Thames Conservancy Bills of 1857, 1894 and 1905, were introduced and passed as private bills. In 1877, the Thames River Prevention of Floods Bill (to amend the Metropolis Management Act, 1855) was introduced as a public bill, and (although not passed) was dealt with as a hybrid bill; but in 1879 a similar bill for the same purpose was brought in as a private bill (134 C. J. 39 Asi and passed. In 1881, the Thames Navigation Bill and, in 1882, the Metropolis Management and Floods Prevention Bill were introduced as private bills; but the latter

Council

such bills have usually been so introduced and have either Chapter

XXV. proceeded throughout as public bills 1 or been dealt with Bills pro- as hybrid bills. Since 1874, bills for giving further moted by London powers to the Metropolitan Board of Works and to its County

1. successor, the London County Council, chiefly in respect 8. 0. 194 of new streets and other local improvements, have been to 194 E. (H. C.)

6. introduced and passed as private bills. With regard to

bills promoted by the London County Council which contain power to raise money by the creation of stock or on loan, standing order No. 1944 (which was first passed in 1876 5 and has since been largely amended 6) requires that-although treated in their committee stage in like manner as private bills—they “shall be introduced as public bills;” but from this requirement such extensive exemptions are also provided for by the order in its present form, that the number of bills which, under its operation, are required to be introduced as public bills is now materially narrowed. The procedure, however, with was afterwards consolidated with a tropolis Water Supply and Fire public bill, and the former, on ex- Prevention Bill, 1874 ; Metropolitan ception being taken to it as a private Toll Bridges Bill, 1877; Thames bill, was withdrawn, and a public Steam Navigation Bill, 1880; Metrobill introduced. As to the London politan Waterworks Purchase Bill, Streets and Buildings Bill, 1894, 1880; Hyde Park Corner (New which was introduced and passed as Streets) Bill, 1883; Metropolis a private bill, cf. infra, p. 675 Water Supply Bill, 1891; Water(bills promoted by the London men's and Lightermen's Company County Council) and p. 683, note 2. Bill, 1892. And cf. 106 C. J. 191;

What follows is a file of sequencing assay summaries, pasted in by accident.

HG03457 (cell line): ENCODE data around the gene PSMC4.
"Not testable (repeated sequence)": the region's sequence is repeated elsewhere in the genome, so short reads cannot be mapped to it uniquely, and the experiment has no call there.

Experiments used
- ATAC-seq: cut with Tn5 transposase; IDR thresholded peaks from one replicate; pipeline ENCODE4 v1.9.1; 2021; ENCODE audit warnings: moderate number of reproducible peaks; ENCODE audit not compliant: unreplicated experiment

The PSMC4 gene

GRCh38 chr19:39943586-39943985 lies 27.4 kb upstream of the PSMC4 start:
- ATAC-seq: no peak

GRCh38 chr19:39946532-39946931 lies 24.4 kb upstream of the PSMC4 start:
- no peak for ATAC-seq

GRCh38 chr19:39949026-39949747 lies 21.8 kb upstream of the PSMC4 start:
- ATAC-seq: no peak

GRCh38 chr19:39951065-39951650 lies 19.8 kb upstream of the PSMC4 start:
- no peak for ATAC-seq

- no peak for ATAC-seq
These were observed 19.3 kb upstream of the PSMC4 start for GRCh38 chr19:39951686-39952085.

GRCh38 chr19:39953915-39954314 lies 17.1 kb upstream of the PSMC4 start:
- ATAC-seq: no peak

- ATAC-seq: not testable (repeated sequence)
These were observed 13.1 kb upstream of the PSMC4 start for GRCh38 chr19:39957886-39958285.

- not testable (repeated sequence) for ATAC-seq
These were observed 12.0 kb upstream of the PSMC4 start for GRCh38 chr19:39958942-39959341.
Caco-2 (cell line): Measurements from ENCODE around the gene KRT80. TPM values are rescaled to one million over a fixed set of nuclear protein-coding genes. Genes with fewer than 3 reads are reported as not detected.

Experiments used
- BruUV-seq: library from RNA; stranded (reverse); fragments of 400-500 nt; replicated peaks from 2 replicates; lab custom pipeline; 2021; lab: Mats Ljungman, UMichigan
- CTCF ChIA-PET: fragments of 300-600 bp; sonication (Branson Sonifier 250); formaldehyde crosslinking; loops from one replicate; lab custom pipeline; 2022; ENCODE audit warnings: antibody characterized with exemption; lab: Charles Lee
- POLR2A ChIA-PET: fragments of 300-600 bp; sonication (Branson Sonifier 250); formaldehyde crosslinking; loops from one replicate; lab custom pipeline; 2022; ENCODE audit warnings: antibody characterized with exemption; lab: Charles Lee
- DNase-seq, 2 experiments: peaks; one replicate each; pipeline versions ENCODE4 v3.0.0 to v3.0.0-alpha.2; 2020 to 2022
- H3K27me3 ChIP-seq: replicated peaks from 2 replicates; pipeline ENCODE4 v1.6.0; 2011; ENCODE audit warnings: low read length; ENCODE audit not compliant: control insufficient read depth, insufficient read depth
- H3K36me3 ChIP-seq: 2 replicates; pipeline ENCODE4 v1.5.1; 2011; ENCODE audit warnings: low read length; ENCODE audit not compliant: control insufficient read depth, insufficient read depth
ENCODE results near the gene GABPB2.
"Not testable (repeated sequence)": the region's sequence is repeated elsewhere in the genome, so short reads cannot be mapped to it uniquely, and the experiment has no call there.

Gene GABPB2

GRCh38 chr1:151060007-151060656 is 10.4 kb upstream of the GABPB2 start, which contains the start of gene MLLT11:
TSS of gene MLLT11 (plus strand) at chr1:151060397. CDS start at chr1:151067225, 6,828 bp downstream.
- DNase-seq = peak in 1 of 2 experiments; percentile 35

1 Metropolis Police Bills, 1828 133 ib. 13; 148 ib. 487. 492; 150 ib. and 1839; Metropolitan Police 21. 44. Courts Bills, 1839, 1840; Metro- 3 129 C. J. 26; 130 ib. 19, &c.; politan Sewers Bills, 1848 and 1854; London Subway, &c., Bill, 1890; Main Drainage of the Metropolis London County Council (General Bill, 1858; Annoyance Juries Powers) Bills, 1890 to 1892; London (Westminster) Bill, 1861; Metro. Sky Signs Bill, and London Overpolis Local Management Bill, 1855; head Wire Bill, 1891; etc. Metropolis Management and Build The numbers quoted are those ings Act Amendment Bills, 1875 to of the (House of Commons) standing 1890; Racecourses (Metropolis) Bill, orders, relative to Private Business, 1879; Public Health (London) Bill, of 1906. In the House of Lords, 1891 ; Public Health (London) Act standing order No. 69, corresponds 1891 Amendment Bill, 1893; Lon- to standing order No. 194 (H. C.). don Government Bill, 1899.

5 131 C. J. 405. 408; and Report * Metropolis Water Supply Bills of Select Committee (1876) on 1851, 1852, and 1878; Thames Em. Standing Orders Revision (H, C. bankment Bills, 1862, 1863; Me. No. 404, 1876), p. 53. tropolis Gas Bills, 1867, 1876; Me- 146 C. J. 369, 370; 148 C. J. 522.

Chapter regard to all bills, promoted by the London County

_ Council, involving the borrowing or expenditure of money

is regulated by this standing order, No. 194, and by the
five further standing orders, Nos. 1941 to 194E, which
were passed in 1891. And, stated generally, it may be
said that all the ordinary bills of the London County
Council are introduced as private bills, but that in cases
where it might be necessary to apply for powers incon-
sistent with the exempting conditions of standing order
No. 194, or with the limitations of standing orders Nos.
194 to 1945, the procedure should be by public bill. On
the 9th February, 1893, the Speaker ruled that the
London Owners Improvement Rate or Charge Bill should